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Dorothy Coade Hewett (21 May – 25 August 2002) was an Australian feminist poet, novelist, librettist, and playwright. She was also a member of the Communist Party of Australia, though she clashed on many occasions with the party's leadership.

Early life

Hewett was born in Perthmarker and was brought up on a sheep and wheat farm near Wickepinmarker in the Western Australian Wheatbeltmarker. She was initially educated at home and through correspondence courses. From the age of 15 she attended Perth Collegemarker, which was run by Anglican nuns. Hewett was an atheist, remaining so all her life.

In 1944 Hewett began studying English at the University of Western Australia (UWA). It was here that she joined the Communist Party in 1946. Also during her time at UWA she won a major drama competition and a national poetry competition.

In 1948, she married communist lawyer Lloyd Davies. The marriage ended in divorce in 1959, following Hewett's departure to Sydney to conduct a relationship with a boilermaker named Les Flood. She bore Flood three sons over nine years, during which time she wrote no poetry owing to the family's constant struggle against poverty. However, the time she spent working in a clothing factory during this period did inform some of her most famous works.

Career

Following the end of this relationship in 1958 Hewett returned to Perth to take up a teaching post in the English department at UWA.This move also inspired her to begin writing again. Jeannie (1958) was the first piece she completed following her enforced hiatus, Hewett later admitted to finding this a rejuvenating experience.

Hewett published her first novel, Bobbin Up, in 1959. As the title suggests it was a semi-autobiographical work based on her time in Sydney, the novel was a cathartic work for Hewett. The novel is widely regarded as a classic example of social realism. It was one of the few western works that was translated into Russian during the Soviet era.

In 1960 Hewett married again, this time to writer Merv Lilley, the marriage would last until the end of her life, and they had two daughters, Kate and Rose. The couple published a collection of poetry together in 1961 entitled What About the People!.

In 1967 Hewett's increasing disillusionment with communist politics was evidenced by her collection Hidden Journey. Things came to a head for her on 20 August 1968, when the Red Army brutally suppressed the Prague Spring in Czechoslovakiamarker. She renounced her membership of the Communist party. This and her critical obituary of the communist novelist Katharine Susannah Prichard, caused several communist writers to circulate material attacking her.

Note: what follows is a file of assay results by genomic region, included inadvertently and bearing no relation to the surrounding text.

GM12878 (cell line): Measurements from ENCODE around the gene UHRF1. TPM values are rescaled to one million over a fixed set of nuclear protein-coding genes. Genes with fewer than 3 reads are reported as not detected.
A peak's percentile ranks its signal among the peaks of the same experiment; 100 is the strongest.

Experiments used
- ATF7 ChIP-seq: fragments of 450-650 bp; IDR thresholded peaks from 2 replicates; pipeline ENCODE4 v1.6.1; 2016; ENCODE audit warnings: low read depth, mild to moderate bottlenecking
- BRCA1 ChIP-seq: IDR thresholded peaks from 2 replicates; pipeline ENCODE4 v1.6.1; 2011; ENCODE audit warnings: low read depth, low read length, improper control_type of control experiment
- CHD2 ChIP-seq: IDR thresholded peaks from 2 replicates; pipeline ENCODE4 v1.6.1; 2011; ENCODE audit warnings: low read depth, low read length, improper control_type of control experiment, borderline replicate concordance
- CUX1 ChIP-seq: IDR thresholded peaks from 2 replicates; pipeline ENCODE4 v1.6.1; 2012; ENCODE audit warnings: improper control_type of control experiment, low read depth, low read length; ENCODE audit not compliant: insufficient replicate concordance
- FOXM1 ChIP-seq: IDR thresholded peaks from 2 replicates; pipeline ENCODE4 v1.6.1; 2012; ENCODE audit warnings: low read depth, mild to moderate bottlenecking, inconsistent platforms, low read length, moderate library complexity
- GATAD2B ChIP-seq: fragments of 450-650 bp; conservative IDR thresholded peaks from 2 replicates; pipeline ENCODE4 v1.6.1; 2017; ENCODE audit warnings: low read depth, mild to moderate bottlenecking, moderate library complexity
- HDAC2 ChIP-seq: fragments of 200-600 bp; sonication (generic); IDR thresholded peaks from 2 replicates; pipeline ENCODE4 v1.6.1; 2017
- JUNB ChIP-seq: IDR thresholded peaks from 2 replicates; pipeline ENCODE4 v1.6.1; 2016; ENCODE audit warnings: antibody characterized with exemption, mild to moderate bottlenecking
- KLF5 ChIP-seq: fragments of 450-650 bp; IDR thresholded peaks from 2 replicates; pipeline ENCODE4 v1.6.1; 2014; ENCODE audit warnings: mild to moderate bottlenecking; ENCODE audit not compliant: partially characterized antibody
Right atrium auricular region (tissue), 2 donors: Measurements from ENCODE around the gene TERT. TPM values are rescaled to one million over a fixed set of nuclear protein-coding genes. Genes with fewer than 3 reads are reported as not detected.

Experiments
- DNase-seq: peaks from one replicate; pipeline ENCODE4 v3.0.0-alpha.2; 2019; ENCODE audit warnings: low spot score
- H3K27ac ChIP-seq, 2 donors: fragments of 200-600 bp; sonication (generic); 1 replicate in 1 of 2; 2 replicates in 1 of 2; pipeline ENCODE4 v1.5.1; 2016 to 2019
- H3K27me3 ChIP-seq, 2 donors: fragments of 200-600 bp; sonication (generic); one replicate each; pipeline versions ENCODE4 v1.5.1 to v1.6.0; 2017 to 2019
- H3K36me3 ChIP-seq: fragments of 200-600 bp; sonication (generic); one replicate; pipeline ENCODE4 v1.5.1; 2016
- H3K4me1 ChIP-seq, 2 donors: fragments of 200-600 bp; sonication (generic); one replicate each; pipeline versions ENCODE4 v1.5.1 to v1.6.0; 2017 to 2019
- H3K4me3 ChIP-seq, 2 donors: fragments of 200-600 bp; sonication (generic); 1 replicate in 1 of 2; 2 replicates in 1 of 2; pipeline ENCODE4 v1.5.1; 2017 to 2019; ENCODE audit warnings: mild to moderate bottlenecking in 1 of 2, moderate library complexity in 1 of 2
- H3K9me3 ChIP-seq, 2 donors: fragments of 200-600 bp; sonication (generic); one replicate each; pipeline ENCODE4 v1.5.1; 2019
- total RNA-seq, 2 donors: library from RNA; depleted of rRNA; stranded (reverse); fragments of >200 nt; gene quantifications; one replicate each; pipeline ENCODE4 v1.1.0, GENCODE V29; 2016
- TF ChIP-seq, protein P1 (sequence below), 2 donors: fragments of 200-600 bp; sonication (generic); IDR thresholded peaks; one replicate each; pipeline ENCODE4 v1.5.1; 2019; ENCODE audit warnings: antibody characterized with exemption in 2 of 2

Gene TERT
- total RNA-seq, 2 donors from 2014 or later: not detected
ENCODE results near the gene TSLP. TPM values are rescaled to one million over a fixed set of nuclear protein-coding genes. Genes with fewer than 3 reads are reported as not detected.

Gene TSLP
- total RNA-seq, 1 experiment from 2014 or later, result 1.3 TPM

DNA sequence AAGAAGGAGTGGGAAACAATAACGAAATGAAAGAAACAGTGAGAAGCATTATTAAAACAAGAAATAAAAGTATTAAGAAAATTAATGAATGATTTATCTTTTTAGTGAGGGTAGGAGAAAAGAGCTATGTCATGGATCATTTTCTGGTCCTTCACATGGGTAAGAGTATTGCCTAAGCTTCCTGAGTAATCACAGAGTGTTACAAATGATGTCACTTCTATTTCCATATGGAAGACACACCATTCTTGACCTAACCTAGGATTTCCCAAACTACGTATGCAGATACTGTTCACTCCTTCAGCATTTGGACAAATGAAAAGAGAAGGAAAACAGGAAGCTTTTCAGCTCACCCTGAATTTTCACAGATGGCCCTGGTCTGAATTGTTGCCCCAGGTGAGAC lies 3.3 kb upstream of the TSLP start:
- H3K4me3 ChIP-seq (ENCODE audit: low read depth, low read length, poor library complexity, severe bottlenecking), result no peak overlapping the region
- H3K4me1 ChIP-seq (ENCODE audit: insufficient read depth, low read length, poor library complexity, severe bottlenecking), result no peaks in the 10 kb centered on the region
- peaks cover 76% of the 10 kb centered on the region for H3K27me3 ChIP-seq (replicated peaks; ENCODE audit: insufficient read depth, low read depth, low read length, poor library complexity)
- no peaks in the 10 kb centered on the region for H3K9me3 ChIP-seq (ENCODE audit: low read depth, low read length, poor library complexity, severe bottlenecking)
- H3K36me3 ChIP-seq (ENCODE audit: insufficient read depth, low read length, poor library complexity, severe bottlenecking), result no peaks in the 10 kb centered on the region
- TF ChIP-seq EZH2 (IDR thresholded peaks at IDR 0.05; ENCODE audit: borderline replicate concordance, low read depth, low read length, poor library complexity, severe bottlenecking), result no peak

In 1973 Hewett was awarded one of the first fellowships by the newly formed Australia Council. The organisation granted her several fellowships, and later awarded her a lifetime emeritus fellowship. Hewett returned to Sydney that year with the hope that this move would further her career as a playwright. During her life she wrote 15 plays, the most famous of which are: This Old Man Comes Rolling Home (1967), The Chapel Perilous (1972), and The Golden Oldies (1981).

In 1975, she published a controversial collection of poems, Rapunzel in Suburbia, which resulted in the pursuit of successful libel action by her ex-husband Lloyd Davies in relation to specific verses and their quotation in a review by Hal Colebatch in The West Australian newspaper.

Virago Press published the first volume of her autobiography, Wild Card, in 1990. The book dealt with her lifelong quest for sexual freedom and the negative responses she received from those around her. Two years later, she published her second novel, The Toucher.

In 1990 a painting of Dorothy Hewett by artist Geoffrey Proud won the Archibald Prize, Australia's most famous portrait prize.

Later years

Hewett moved to Faulconbridge in the Blue Mountainsmarker, west of Sydneymarker, with her husband Merv Lilley in 1991. She suffered from osteoarthritis but continued to write prolifically, including a novel, Neap Tide (Penguin 1999), a collection of poetry, Halfway Up The Mountain, a play commissioned by the Playbox Theatre in Melbournemarker, Nowhere, and other unpublished works. At the time of her death, from breast cancer, she was working on the second volume of her autobiography The Empty Room.

References



Further reading




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